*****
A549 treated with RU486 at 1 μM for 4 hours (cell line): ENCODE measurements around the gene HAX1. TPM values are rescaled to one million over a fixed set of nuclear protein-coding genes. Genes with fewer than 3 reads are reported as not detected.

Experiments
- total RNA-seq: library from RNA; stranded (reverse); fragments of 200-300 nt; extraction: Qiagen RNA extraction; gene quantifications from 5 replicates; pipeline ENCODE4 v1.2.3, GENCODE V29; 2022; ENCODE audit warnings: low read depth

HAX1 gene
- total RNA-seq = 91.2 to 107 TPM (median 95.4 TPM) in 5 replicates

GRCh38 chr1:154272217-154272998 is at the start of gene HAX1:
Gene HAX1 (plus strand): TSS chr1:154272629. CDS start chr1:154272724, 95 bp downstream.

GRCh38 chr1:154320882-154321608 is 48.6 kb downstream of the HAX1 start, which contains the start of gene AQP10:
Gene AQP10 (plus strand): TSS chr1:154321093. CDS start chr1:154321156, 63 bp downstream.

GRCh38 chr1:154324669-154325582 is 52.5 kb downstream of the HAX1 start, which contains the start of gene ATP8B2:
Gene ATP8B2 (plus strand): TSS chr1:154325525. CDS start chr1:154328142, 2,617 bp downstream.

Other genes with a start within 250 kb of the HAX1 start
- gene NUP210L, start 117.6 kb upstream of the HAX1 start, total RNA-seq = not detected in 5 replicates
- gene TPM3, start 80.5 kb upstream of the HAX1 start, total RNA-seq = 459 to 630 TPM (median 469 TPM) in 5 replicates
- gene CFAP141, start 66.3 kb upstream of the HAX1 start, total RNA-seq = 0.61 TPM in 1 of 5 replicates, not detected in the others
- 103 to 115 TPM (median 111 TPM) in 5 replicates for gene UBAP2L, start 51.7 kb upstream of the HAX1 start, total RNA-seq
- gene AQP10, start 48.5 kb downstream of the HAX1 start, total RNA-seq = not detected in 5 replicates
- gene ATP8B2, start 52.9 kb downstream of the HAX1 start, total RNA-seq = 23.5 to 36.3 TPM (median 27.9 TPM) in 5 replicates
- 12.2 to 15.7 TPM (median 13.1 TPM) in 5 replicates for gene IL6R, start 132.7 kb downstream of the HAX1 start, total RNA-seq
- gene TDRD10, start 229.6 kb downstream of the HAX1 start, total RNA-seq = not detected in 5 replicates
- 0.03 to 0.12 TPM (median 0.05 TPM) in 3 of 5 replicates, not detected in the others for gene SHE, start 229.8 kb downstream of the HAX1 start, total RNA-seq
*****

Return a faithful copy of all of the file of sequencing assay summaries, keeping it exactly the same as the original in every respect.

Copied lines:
A549 treated with RU486 at 1 μM for 4 hours (cell line): ENCODE measurements around the gene HAX1. TPM values are rescaled to one million over a fixed set of nuclear protein-coding genes. Genes with fewer than 3 reads are reported as not detected.

Experiments
- total RNA-seq: library from RNA; stranded (reverse); fragments of 200-300 nt; extraction: Qiagen RNA extraction; gene quantifications from 5 replicates; pipeline ENCODE4 v1.2.3, GENCODE V29; 2022; ENCODE audit warnings: low read depth

HAX1 gene
- total RNA-seq = 91.2 to 107 TPM (median 95.4 TPM) in 5 replicates

GRCh38 chr1:154272217-154272998 is at the start of gene HAX1:
Gene HAX1 (plus strand): TSS chr1:154272629. CDS start chr1:154272724, 95 bp downstream.

GRCh38 chr1:154320882-154321608 is 48.6 kb downstream of the HAX1 start, which contains the start of gene AQP10:
Gene AQP10 (plus strand): TSS chr1:154321093. CDS start chr1:154321156, 63 bp downstream.

GRCh38 chr1:154324669-154325582 is 52.5 kb downstream of the HAX1 start, which contains the start of gene ATP8B2:
Gene ATP8B2 (plus strand): TSS chr1:154325525. CDS start chr1:154328142, 2,617 bp downstream.

Other genes with a start within 250 kb of the HAX1 start
- gene NUP210L, start 117.6 kb upstream of the HAX1 start, total RNA-seq = not detected in 5 replicates
- gene TPM3, start 80.5 kb upstream of the HAX1 start, total RNA-seq = 459 to 630 TPM (median 469 TPM) in 5 replicates
- gene CFAP141, start 66.3 kb upstream of the HAX1 start, total RNA-seq = 0.61 TPM in 1 of 5 replicates, not detected in the others
- 103 to 115 TPM (median 111 TPM) in 5 replicates for gene UBAP2L, start 51.7 kb upstream of the HAX1 start, total RNA-seq
- gene AQP10, start 48.5 kb downstream of the HAX1 start, total RNA-seq = not detected in 5 replicates
- gene ATP8B2, start 52.9 kb downstream of the HAX1 start, total RNA-seq = 23.5 to 36.3 TPM (median 27.9 TPM) in 5 replicates
- 12.2 to 15.7 TPM (median 13.1 TPM) in 5 replicates for gene IL6R, start 132.7 kb downstream of the HAX1 start, total RNA-seq
- gene TDRD10, start 229.6 kb downstream of the HAX1 start, total RNA-seq = not detected in 5 replicates
- 0.03 to 0.12 TPM (median 0.05 TPM) in 3 of 5 replicates, not detected in the others for gene SHE, start 229.8 kb downstream of the HAX1 start, total RNA-seq